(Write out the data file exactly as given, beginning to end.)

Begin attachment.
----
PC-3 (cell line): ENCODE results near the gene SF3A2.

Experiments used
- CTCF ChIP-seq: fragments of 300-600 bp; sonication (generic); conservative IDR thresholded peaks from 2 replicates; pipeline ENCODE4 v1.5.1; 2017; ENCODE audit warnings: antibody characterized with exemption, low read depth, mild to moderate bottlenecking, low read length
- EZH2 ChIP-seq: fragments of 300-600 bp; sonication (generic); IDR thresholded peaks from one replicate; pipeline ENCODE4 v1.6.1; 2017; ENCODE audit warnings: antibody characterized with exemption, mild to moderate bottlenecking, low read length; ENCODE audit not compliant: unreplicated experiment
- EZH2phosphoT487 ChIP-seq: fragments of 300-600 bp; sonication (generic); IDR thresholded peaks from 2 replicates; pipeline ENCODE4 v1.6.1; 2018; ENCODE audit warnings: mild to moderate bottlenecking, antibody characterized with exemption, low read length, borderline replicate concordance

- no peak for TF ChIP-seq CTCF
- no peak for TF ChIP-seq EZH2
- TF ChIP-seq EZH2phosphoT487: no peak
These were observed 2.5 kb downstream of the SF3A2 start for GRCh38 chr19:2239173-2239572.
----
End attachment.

PC-3 (cell line): ENCODE results near the gene SF3A2.

Experiments used
- CTCF ChIP-seq: fragments of 300-600 bp; sonication (generic); conservative IDR thresholded peaks from 2 replicates; pipeline ENCODE4 v1.5.1; 2017; ENCODE audit warnings: antibody characterized with exemption, low read depth, mild to moderate bottlenecking, low read length
- EZH2 ChIP-seq: fragments of 300-600 bp; sonication (generic); IDR thresholded peaks from one replicate; pipeline ENCODE4 v1.6.1; 2017; ENCODE audit warnings: antibody characterized with exemption, mild to moderate bottlenecking, low read length; ENCODE audit not compliant: unreplicated experiment
- EZH2phosphoT487 ChIP-seq: fragments of 300-600 bp; sonication (generic); IDR thresholded peaks from 2 replicates; pipeline ENCODE4 v1.6.1; 2018; ENCODE audit warnings: mild to moderate bottlenecking, antibody characterized with exemption, low read length, borderline replicate concordance

- no peak for TF ChIP-seq CTCF
- no peak for TF ChIP-seq EZH2
- TF ChIP-seq EZH2phosphoT487: no peak
These were observed 2.5 kb downstream of the SF3A2 start for GRCh38 chr19:2239173-2239572.